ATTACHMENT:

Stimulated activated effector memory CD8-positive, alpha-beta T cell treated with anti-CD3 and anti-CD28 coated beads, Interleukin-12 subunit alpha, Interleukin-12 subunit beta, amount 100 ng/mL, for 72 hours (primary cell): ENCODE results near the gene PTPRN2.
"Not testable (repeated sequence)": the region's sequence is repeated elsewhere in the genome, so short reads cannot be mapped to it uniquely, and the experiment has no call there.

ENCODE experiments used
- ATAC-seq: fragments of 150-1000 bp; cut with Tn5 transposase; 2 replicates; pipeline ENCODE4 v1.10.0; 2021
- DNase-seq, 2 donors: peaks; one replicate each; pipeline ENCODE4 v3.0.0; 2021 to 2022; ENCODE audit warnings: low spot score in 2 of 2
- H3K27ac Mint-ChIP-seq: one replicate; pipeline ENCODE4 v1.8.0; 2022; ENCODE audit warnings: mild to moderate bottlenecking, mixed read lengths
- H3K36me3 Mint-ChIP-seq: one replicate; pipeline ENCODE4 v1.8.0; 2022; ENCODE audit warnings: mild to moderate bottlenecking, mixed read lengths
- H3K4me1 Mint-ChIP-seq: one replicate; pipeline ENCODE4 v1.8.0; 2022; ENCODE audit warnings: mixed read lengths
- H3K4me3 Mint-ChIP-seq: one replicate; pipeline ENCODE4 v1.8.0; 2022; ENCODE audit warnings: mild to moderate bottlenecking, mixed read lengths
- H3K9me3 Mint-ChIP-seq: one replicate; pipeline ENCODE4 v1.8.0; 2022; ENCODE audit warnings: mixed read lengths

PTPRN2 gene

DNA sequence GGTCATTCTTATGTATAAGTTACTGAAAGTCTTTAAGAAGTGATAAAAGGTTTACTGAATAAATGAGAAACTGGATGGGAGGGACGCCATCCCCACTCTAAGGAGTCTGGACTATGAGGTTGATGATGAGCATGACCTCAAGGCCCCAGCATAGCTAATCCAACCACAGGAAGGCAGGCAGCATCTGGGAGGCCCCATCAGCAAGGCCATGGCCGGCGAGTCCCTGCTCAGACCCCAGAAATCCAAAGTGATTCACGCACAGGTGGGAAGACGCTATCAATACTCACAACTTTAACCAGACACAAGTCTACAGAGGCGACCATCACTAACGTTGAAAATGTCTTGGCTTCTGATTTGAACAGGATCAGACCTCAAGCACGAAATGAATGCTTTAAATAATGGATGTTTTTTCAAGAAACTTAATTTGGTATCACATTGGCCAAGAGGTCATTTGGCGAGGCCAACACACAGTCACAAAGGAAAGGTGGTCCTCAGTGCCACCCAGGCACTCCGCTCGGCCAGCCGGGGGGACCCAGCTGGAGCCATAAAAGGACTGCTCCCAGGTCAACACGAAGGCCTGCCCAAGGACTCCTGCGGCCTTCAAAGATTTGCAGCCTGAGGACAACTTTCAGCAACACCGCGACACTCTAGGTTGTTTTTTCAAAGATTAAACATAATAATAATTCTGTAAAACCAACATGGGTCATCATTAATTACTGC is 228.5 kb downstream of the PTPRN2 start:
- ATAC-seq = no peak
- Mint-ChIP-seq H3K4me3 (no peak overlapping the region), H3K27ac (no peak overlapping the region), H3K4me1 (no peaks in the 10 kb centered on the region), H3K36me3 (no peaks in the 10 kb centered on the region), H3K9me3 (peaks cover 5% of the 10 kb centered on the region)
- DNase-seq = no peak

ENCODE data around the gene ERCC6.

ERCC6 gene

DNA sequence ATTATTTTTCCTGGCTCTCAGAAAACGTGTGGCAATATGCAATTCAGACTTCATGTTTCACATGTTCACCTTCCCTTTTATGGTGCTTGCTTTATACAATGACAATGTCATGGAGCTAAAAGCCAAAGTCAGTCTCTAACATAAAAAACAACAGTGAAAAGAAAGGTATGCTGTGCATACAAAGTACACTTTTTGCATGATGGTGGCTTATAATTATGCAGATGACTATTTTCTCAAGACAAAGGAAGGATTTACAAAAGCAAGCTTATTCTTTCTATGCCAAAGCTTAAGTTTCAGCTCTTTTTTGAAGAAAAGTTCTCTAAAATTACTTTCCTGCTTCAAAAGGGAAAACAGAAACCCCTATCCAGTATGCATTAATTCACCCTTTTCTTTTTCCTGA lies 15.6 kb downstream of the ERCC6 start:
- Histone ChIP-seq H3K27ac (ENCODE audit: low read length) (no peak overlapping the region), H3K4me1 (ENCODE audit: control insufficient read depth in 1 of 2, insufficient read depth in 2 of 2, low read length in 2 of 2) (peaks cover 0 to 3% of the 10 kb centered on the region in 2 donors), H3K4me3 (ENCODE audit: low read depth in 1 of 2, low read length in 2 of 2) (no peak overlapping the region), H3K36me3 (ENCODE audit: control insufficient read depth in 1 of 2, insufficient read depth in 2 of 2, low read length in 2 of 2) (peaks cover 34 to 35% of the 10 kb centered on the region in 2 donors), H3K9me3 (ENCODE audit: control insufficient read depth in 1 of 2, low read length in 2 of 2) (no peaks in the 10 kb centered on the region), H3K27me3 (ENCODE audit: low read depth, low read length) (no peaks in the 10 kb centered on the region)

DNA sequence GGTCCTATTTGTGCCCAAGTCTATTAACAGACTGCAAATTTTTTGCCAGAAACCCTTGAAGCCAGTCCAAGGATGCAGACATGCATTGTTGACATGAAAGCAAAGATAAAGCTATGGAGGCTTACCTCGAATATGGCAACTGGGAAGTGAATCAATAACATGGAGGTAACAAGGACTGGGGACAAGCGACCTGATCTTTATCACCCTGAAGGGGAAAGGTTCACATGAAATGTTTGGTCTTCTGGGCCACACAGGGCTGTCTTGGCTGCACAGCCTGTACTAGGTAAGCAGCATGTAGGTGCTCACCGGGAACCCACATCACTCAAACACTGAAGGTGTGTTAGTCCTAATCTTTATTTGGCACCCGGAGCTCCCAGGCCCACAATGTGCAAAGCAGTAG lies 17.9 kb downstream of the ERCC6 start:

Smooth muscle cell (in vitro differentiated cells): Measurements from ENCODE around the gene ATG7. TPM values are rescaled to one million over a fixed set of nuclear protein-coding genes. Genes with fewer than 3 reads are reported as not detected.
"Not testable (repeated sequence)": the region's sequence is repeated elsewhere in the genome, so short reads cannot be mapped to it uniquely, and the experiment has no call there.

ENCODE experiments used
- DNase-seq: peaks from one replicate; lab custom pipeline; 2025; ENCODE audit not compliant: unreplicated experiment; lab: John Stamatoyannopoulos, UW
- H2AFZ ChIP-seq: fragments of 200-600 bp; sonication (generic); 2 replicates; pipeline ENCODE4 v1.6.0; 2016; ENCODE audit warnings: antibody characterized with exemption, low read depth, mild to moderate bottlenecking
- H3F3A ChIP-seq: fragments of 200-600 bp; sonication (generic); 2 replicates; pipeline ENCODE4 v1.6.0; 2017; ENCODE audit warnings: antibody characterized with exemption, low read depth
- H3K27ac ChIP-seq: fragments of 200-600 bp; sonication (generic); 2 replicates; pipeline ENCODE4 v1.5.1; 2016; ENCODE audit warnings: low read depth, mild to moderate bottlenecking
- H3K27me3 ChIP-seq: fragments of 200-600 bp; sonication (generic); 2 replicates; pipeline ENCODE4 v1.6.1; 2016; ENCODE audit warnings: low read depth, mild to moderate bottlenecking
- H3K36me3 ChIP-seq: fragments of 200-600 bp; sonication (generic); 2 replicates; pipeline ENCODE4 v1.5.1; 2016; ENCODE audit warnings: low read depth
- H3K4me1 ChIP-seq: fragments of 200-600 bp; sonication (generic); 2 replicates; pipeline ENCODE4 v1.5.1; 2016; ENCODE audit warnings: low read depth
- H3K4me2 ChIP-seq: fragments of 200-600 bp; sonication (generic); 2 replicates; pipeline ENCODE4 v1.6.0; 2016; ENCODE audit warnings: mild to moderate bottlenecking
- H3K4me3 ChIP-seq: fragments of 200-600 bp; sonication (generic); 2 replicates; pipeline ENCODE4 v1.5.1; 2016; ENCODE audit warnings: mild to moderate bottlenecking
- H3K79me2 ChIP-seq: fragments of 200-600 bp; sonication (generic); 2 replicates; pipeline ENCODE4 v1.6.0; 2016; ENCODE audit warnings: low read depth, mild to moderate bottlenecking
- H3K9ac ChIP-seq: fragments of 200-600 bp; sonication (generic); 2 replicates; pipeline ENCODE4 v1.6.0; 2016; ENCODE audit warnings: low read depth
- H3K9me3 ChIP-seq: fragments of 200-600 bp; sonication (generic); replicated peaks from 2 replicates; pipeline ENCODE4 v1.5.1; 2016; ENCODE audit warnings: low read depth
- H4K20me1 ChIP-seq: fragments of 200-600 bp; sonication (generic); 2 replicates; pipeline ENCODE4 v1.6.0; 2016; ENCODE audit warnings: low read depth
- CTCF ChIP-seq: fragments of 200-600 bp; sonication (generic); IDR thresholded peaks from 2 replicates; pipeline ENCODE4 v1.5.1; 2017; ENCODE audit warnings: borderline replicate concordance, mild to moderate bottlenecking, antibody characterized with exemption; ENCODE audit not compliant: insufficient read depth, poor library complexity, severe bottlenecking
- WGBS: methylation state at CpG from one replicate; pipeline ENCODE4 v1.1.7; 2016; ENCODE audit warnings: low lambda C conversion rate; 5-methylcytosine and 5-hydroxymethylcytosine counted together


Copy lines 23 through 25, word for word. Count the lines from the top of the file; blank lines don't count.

ENCODE experiments used
- DNase-seq: peaks from one replicate; lab custom pipeline; 2025; ENCODE audit not compliant: unreplicated experiment; lab: John Stamatoyannopoulos, UW
- H2AFZ ChIP-seq: fragments of 200-600 bp; sonication (generic); 2 replicates; pipeline ENCODE4 v1.6.0; 2016; ENCODE audit warnings: antibody characterized with exemption, low read depth, mild to moderate bottlenecking